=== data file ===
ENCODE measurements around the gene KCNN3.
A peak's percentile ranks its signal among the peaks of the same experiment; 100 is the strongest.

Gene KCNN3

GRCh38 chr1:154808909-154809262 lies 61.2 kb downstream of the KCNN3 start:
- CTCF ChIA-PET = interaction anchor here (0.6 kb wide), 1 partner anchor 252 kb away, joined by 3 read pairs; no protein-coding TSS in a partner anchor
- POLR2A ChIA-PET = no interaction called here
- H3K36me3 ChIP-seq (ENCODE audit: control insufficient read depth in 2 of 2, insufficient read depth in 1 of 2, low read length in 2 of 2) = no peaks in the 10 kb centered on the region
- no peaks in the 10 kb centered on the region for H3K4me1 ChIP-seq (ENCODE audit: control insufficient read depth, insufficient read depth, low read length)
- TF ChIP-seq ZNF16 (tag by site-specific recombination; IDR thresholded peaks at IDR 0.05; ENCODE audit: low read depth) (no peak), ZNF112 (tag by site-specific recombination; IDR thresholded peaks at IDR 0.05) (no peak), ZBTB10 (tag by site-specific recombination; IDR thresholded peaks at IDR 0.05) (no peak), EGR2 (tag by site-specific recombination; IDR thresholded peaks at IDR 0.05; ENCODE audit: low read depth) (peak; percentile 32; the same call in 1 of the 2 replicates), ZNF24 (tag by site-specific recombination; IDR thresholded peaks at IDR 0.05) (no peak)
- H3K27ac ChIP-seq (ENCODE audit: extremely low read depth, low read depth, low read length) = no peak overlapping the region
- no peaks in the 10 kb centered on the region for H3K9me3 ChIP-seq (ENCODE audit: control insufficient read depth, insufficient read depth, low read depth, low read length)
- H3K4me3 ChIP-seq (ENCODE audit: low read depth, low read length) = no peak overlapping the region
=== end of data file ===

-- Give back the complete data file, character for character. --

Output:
ENCODE measurements around the gene KCNN3.
A peak's percentile ranks its signal among the peaks of the same experiment; 100 is the strongest.

Gene KCNN3

GRCh38 chr1:154808909-154809262 lies 61.2 kb downstream of the KCNN3 start:
- CTCF ChIA-PET = interaction anchor here (0.6 kb wide), 1 partner anchor 252 kb away, joined by 3 read pairs; no protein-coding TSS in a partner anchor
- POLR2A ChIA-PET = no interaction called here
- H3K36me3 ChIP-seq (ENCODE audit: control insufficient read depth in 2 of 2, insufficient read depth in 1 of 2, low read length in 2 of 2) = no peaks in the 10 kb centered on the region
- no peaks in the 10 kb centered on the region for H3K4me1 ChIP-seq (ENCODE audit: control insufficient read depth, insufficient read depth, low read length)
- TF ChIP-seq ZNF16 (tag by site-specific recombination; IDR thresholded peaks at IDR 0.05; ENCODE audit: low read depth) (no peak), ZNF112 (tag by site-specific recombination; IDR thresholded peaks at IDR 0.05) (no peak), ZBTB10 (tag by site-specific recombination; IDR thresholded peaks at IDR 0.05) (no peak), EGR2 (tag by site-specific recombination; IDR thresholded peaks at IDR 0.05; ENCODE audit: low read depth) (peak; percentile 32; the same call in 1 of the 2 replicates), ZNF24 (tag by site-specific recombination; IDR thresholded peaks at IDR 0.05) (no peak)
- H3K27ac ChIP-seq (ENCODE audit: extremely low read depth, low read depth, low read length) = no peak overlapping the region
- no peaks in the 10 kb centered on the region for H3K9me3 ChIP-seq (ENCODE audit: control insufficient read depth, insufficient read depth, low read depth, low read length)
- H3K4me3 ChIP-seq (ENCODE audit: low read depth, low read length) = no peak overlapping the region